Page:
Danish music festivals announce 2016 names

Roskilde, Northside and Tinderbox festivals announce headliners for 2016, including Red Hot Chilli Peppers, Beck and Rammstein.

Danish music festivals announce 2016 names
Red Hot Chilli Peppers set to play Roskilde Orange stage. Photo: Henning Bagger/Scanpix 2011

Denmark’s largest music festival Roskilde has announced that the American band The Red Hot Chilli Peppers (RHCP) will be headlining the 2016 festival.

The RHCP first performance at Roskilde was in 1996 and it will be the first time since 2007 that the band will grace the festival's stage.

The band has sold over 80 million albums worldwide, and the release of their 11th studio album is scheduled for the same year they return to Roskilde.

“There have been persistent rumours about the return of RHCP for a long, long time. We’re thrilled that they finally turned out to be true. We’ve been told that they can’t wait to come back to play, living up to – and underlining – their status as a legendary rock act”, Anders Wahren, Head of Programme, said in a recent press release.

The RHCP last performance at Roskilde in 2007 received poor reviews from critics and audiences alike.  Talking to DR, Roskilde Program Manager Donald Wahren reassured festival goers that;

“When they played in Herning in 2011, they received a really good response from both audiences and critics, so there is nothing to suggest that poor concerts have been a recurring phenomenon.”

Other internationally acclaimed acts such as Courtney Barnett, Mac De Marco and Action Bronson have already been confirmed for Roskilde 2016.

The Aarhus based festival Northside announced that indie-rock artist Beck will be headlining next year. He will be joining confirmed artists Unknown Mortal Orchestra, Lukas Graham, Bernhoft, Minds of 99 and Malk De Koijn in 2016.

The Tinderbox festival, based in Odense, also announced last week that the German Industrial metal band Rammstein will be headlining the festival on Funen. The festival has promised that the German band will be joined by another International headliner in 2016, yet to be announced.




Denmark’s summer music festival hopes fade

The possibility of large-scale music festivals taking place in Denmark this summer has been described as “unrealistic” following the publication of expert recommendations for coronavirus-safe events.

Denmark’s summer music festival hopes fade
The Roskilde Festival during the glorious summer of 2018. Photo: Sofie Mathiassen/Ritzau Scanpix

Music events such as the Roskilde Festival, the largest of its kind in northern Europe, would not be able to take place as normal and must be without overnight guests under the recommendations, submitted in report form by an expert advisory group to the government on Friday.

The group, appointed as part of the national reopening plan, was tasked with looking at how festivals and other large events can take place this summer.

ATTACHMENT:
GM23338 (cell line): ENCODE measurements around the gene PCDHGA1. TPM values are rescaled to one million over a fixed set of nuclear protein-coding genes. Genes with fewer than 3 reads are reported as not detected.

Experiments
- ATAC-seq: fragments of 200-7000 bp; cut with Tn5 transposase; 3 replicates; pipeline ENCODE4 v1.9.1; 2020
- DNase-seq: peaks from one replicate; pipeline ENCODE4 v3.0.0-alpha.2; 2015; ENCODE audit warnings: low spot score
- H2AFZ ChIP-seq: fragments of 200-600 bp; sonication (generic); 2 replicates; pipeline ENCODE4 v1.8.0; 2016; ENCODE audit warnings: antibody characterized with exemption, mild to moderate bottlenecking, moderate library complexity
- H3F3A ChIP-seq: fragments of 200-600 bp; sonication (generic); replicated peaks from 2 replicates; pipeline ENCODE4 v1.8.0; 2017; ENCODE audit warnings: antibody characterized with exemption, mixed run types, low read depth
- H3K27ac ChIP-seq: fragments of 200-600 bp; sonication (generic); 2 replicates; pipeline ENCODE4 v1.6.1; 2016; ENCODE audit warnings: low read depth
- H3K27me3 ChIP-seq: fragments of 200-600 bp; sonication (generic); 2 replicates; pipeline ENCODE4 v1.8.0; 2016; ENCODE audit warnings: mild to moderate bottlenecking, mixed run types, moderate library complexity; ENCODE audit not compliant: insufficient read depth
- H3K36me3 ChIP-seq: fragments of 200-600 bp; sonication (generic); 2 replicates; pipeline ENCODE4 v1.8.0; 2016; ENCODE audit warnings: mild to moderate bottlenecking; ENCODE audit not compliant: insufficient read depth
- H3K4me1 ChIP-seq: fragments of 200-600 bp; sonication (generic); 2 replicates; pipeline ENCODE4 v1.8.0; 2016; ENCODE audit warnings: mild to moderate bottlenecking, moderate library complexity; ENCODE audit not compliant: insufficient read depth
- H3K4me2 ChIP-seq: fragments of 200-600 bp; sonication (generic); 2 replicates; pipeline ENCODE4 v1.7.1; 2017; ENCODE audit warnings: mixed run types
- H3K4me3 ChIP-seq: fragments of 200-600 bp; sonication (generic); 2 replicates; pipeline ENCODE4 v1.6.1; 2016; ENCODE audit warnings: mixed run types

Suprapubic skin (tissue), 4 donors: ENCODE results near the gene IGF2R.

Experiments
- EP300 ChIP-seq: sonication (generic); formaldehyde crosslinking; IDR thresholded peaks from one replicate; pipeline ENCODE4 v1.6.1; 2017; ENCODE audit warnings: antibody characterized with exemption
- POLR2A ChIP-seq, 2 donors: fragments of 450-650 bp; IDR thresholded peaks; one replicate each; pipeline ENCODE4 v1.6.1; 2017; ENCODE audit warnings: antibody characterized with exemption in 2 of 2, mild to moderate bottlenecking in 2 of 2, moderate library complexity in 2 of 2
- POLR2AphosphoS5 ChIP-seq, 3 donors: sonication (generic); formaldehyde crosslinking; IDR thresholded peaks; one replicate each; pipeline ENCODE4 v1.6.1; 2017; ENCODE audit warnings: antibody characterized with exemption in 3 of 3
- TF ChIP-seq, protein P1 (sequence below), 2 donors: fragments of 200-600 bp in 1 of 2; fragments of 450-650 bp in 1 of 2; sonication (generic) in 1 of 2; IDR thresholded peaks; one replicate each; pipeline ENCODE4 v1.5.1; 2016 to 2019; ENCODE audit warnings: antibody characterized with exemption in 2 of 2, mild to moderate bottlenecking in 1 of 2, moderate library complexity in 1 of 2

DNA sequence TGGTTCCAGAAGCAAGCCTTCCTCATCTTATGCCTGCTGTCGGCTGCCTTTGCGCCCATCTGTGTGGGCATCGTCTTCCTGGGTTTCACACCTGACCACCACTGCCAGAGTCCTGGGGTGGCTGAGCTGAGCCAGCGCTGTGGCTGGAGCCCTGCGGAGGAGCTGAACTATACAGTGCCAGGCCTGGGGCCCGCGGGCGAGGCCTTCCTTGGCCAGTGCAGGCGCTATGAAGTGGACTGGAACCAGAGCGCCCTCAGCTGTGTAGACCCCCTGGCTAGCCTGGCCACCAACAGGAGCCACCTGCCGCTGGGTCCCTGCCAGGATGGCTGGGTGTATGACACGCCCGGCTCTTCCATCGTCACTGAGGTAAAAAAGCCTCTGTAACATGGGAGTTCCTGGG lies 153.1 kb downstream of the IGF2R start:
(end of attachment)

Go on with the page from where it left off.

The recommendations will provide the basis political discussions which will form an agreement over large events which will be integrated into the reopening plan.

READ ALSO: Denmark enters new phase of reopening plan: Here’s what changed on April 21st

Seven various scenarios, including one for outdoors, standing events, were considered by the expert group in forming its recommendations. Two phases have been set down for eased restrictions on large events, which are currently banned due to the public assembly limit.

In the final phase of the restrictions towards the end of the summer, a maximum of 10,000 people would be permitted to attend an event. All attendees would be required to present a valid corona passport, and audiences would be split into sections of 2,000.

Although that could provide a framework for some events to take place, Roskilde Festival, which normally has a total of around 130,000 guests and volunteers including sprawling camping areas, appears to be impossible in anything resembling its usual format.

The festival was also cancelled in 2020.

Roskilde Festival CEO Signe Lopdrup, who was part of the expert group, said the festival was unlikely to go ahead should it be required to follow the recommendations.

“Based on the recommendations, we find it very difficult to believe it is realistic to organise festivals in Denmark before the end of the summer,” Lopdrup said in a written comment to broadcaster DR.

The restrictions would mean “that it is not possible to go ahead with the Roskilde Festival. That’s completely unbearable. But that’s where we’ve ended,” she added.

The news is potentially less bleak for other types of event with fewer participants, with cultural and sporting events as well as conferences also included in the recommendations submitted by the group.

Parliament has previously approved a compensation scheme for major events forced to cancel due to coronavirus measures this summer.